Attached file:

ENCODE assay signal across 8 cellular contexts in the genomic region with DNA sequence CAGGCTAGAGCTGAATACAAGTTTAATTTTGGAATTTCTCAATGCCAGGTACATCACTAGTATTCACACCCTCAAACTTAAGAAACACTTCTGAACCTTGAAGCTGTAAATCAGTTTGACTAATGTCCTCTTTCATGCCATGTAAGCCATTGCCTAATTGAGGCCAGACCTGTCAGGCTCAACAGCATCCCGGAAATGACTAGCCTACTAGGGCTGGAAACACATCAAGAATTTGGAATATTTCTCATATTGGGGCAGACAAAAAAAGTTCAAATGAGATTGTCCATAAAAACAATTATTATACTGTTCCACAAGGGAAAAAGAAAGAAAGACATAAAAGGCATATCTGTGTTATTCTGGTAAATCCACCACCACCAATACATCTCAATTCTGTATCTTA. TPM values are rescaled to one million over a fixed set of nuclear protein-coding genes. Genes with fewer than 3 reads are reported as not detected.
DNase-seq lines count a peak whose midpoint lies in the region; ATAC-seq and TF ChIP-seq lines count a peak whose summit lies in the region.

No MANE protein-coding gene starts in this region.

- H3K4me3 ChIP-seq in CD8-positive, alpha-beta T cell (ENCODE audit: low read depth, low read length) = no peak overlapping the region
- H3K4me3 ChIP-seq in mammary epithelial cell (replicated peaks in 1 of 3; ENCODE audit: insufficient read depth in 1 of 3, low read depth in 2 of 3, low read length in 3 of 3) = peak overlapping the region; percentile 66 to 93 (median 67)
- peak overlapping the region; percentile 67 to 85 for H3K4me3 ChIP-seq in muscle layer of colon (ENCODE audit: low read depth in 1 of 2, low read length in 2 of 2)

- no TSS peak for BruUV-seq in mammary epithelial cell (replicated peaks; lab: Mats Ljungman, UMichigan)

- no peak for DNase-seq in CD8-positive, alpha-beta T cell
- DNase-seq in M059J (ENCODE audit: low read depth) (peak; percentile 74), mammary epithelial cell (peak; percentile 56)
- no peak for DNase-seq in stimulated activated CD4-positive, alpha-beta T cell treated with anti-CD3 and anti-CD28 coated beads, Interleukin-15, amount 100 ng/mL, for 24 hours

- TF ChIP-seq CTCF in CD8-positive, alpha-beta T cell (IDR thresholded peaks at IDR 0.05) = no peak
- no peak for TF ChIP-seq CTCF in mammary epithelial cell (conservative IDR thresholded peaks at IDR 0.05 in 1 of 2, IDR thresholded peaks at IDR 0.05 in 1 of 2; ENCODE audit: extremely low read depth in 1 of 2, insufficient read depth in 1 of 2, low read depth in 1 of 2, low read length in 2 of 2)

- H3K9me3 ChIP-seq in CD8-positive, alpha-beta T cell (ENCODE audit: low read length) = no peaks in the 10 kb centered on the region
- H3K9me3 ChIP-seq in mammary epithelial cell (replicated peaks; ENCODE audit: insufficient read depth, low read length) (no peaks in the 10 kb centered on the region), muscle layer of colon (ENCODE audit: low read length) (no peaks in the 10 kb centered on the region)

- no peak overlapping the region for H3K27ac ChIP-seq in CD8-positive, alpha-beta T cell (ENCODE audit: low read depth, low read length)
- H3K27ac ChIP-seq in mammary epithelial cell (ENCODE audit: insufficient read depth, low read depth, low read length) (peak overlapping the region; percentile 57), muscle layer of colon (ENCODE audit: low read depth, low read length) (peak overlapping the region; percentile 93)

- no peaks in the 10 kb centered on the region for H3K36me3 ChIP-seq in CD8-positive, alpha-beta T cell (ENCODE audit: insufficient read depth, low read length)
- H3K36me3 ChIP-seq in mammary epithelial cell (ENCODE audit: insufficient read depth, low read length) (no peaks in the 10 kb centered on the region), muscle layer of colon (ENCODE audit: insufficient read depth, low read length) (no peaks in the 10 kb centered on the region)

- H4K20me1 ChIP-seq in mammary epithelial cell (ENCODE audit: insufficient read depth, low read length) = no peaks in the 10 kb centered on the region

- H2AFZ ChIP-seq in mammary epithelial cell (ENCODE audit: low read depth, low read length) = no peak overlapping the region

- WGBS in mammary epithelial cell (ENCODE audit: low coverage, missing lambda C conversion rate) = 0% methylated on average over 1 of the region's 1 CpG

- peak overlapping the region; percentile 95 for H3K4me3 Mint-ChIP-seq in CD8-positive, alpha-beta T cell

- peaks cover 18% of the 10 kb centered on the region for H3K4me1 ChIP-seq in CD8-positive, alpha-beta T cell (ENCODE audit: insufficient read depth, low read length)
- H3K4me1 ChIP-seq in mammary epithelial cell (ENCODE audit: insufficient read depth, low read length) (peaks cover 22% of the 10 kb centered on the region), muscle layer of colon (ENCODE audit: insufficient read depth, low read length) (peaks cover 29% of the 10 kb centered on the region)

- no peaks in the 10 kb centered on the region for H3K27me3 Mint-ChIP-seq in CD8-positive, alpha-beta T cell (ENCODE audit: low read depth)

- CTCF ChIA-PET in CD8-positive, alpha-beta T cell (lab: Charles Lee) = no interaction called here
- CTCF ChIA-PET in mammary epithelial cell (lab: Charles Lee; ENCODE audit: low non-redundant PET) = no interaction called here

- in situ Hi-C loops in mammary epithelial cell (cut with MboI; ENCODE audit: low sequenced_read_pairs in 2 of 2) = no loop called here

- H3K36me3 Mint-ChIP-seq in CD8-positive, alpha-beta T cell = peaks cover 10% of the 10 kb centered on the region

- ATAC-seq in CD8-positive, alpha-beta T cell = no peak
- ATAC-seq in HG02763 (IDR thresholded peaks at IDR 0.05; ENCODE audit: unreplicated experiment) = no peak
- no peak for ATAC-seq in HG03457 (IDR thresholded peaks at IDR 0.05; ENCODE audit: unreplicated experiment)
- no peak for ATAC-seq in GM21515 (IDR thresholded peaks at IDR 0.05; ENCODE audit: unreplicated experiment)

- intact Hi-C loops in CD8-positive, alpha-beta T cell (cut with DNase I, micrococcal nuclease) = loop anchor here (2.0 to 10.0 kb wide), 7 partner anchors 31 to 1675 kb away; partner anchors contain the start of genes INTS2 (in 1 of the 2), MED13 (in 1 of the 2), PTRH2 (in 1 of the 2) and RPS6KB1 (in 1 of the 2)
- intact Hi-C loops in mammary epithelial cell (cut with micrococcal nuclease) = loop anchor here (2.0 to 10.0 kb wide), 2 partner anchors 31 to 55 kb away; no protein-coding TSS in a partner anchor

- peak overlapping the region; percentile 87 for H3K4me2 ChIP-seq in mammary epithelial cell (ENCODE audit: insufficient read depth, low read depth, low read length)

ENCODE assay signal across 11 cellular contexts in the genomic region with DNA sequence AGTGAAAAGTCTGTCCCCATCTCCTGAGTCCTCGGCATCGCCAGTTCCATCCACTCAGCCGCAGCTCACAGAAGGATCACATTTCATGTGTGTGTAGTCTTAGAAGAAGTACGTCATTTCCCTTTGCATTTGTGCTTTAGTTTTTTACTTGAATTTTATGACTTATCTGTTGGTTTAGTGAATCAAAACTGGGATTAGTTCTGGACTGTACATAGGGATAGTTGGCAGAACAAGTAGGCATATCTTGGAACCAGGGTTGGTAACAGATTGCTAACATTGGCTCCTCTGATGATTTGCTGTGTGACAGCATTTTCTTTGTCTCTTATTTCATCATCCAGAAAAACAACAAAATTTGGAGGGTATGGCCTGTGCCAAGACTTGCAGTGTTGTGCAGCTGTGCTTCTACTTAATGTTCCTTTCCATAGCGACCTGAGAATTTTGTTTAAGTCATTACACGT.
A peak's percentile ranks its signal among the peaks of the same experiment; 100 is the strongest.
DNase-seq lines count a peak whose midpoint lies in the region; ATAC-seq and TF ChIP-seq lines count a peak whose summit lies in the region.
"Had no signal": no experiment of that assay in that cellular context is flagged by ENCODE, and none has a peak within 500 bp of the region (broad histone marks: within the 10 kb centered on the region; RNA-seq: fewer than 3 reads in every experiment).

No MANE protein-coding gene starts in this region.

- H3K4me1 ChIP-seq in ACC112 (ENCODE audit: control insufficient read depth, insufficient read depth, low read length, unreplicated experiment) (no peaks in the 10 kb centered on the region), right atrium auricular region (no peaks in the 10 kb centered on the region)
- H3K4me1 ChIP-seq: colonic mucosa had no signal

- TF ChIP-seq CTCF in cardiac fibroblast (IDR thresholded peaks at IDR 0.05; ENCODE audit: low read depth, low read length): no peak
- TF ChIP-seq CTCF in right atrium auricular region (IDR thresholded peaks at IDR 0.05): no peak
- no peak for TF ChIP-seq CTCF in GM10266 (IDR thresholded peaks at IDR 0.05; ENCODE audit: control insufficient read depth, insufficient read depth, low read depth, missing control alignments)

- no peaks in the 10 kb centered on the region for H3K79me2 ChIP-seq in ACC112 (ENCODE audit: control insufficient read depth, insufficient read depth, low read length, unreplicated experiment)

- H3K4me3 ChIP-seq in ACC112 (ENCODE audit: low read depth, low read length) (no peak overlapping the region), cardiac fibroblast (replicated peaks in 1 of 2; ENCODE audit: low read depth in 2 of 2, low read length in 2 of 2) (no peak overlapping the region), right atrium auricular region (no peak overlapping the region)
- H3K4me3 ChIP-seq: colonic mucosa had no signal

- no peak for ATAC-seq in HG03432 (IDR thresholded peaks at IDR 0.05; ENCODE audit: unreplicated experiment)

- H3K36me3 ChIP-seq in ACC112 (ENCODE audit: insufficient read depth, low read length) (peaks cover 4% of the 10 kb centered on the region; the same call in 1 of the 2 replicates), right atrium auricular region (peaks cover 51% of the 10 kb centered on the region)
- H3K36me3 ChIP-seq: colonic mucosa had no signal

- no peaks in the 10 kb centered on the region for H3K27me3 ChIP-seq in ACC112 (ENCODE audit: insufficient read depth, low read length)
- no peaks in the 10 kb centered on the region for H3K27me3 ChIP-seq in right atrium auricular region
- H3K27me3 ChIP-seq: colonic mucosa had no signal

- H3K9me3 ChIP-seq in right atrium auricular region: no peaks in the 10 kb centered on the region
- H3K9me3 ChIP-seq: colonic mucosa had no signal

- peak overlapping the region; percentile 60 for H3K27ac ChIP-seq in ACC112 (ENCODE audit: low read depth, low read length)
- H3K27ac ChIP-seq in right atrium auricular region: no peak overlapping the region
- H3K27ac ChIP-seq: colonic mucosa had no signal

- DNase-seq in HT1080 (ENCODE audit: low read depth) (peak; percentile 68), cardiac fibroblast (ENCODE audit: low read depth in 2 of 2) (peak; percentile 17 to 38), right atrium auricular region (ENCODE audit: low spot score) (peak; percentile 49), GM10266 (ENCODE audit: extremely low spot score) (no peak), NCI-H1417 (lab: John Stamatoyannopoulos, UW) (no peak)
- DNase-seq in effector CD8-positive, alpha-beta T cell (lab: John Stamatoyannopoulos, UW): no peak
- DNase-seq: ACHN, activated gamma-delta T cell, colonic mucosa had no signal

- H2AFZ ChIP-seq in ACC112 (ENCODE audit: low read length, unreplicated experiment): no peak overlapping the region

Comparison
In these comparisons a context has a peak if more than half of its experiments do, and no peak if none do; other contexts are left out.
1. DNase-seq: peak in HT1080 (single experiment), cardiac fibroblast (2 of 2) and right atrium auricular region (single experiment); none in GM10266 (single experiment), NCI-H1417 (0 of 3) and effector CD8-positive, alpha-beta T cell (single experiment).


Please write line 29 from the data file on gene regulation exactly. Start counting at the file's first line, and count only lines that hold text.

- H3K36me3 Mint-ChIP-seq in CD8-positive, alpha-beta T cell = peaks cover 10% of the 10 kb centered on the region